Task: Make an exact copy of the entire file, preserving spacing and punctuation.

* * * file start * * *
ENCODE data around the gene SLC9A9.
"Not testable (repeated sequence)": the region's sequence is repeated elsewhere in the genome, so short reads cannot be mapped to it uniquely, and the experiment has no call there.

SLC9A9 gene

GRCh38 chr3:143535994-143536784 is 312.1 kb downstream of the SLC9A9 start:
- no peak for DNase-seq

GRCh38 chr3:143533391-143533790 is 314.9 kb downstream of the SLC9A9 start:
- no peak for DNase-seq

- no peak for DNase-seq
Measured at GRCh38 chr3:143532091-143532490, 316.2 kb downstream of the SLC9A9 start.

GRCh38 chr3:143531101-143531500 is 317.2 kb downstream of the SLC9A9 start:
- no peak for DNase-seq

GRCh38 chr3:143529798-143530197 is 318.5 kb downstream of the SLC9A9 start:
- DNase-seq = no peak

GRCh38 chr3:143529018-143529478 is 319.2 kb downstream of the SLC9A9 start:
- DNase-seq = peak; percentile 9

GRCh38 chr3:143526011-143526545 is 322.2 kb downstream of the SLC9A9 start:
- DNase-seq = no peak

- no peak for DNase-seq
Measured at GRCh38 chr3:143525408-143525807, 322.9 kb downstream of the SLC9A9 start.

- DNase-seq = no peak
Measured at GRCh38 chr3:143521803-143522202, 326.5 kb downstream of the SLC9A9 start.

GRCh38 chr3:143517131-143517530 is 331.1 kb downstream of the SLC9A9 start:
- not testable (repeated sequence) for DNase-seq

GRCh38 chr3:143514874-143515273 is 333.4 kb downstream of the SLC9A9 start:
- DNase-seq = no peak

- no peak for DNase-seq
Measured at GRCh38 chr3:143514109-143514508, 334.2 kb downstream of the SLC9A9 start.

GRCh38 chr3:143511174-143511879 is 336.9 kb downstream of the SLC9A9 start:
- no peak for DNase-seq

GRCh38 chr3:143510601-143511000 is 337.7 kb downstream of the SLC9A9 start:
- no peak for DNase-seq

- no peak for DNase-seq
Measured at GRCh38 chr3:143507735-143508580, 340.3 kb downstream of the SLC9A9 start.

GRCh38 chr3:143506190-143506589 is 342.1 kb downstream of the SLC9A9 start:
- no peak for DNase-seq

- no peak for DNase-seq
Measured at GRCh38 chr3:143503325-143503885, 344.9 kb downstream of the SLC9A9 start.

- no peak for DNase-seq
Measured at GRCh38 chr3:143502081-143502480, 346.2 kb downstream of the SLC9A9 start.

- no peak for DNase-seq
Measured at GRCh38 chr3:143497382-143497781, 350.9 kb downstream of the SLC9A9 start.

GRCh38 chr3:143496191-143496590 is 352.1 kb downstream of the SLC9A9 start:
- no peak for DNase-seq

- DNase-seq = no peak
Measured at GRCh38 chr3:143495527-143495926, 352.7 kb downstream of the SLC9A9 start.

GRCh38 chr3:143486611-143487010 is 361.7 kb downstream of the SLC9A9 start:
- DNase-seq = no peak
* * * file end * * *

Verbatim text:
ENCODE data around the gene SLC9A9.
"Not testable (repeated sequence)": the region's sequence is repeated elsewhere in the genome, so short reads cannot be mapped to it uniquely, and the experiment has no call there.

SLC9A9 gene

GRCh38 chr3:143535994-143536784 is 312.1 kb downstream of the SLC9A9 start:
- no peak for DNase-seq

GRCh38 chr3:143533391-143533790 is 314.9 kb downstream of the SLC9A9 start:
- no peak for DNase-seq

- no peak for DNase-seq
Measured at GRCh38 chr3:143532091-143532490, 316.2 kb downstream of the SLC9A9 start.

GRCh38 chr3:143531101-143531500 is 317.2 kb downstream of the SLC9A9 start:
- no peak for DNase-seq

GRCh38 chr3:143529798-143530197 is 318.5 kb downstream of the SLC9A9 start:
- DNase-seq = no peak

GRCh38 chr3:143529018-143529478 is 319.2 kb downstream of the SLC9A9 start:
- DNase-seq = peak; percentile 9

GRCh38 chr3:143526011-143526545 is 322.2 kb downstream of the SLC9A9 start:
- DNase-seq = no peak

- no peak for DNase-seq
Measured at GRCh38 chr3:143525408-143525807, 322.9 kb downstream of the SLC9A9 start.

- DNase-seq = no peak
Measured at GRCh38 chr3:143521803-143522202, 326.5 kb downstream of the SLC9A9 start.

GRCh38 chr3:143517131-143517530 is 331.1 kb downstream of the SLC9A9 start:
- not testable (repeated sequence) for DNase-seq

GRCh38 chr3:143514874-143515273 is 333.4 kb downstream of the SLC9A9 start:
- DNase-seq = no peak

- no peak for DNase-seq
Measured at GRCh38 chr3:143514109-143514508, 334.2 kb downstream of the SLC9A9 start.

GRCh38 chr3:143511174-143511879 is 336.9 kb downstream of the SLC9A9 start:
- no peak for DNase-seq

GRCh38 chr3:143510601-143511000 is 337.7 kb downstream of the SLC9A9 start:
- no peak for DNase-seq

- no peak for DNase-seq
Measured at GRCh38 chr3:143507735-143508580, 340.3 kb downstream of the SLC9A9 start.

GRCh38 chr3:143506190-143506589 is 342.1 kb downstream of the SLC9A9 start:
- no peak for DNase-seq

- no peak for DNase-seq
Measured at GRCh38 chr3:143503325-143503885, 344.9 kb downstream of the SLC9A9 start.

- no peak for DNase-seq
Measured at GRCh38 chr3:143502081-143502480, 346.2 kb downstream of the SLC9A9 start.

- no peak for DNase-seq
Measured at GRCh38 chr3:143497382-143497781, 350.9 kb downstream of the SLC9A9 start.

GRCh38 chr3:143496191-143496590 is 352.1 kb downstream of the SLC9A9 start:
- no peak for DNase-seq

- DNase-seq = no peak
Measured at GRCh38 chr3:143495527-143495926, 352.7 kb downstream of the SLC9A9 start.

GRCh38 chr3:143486611-143487010 is 361.7 kb downstream of the SLC9A9 start:
- DNase-seq = no peak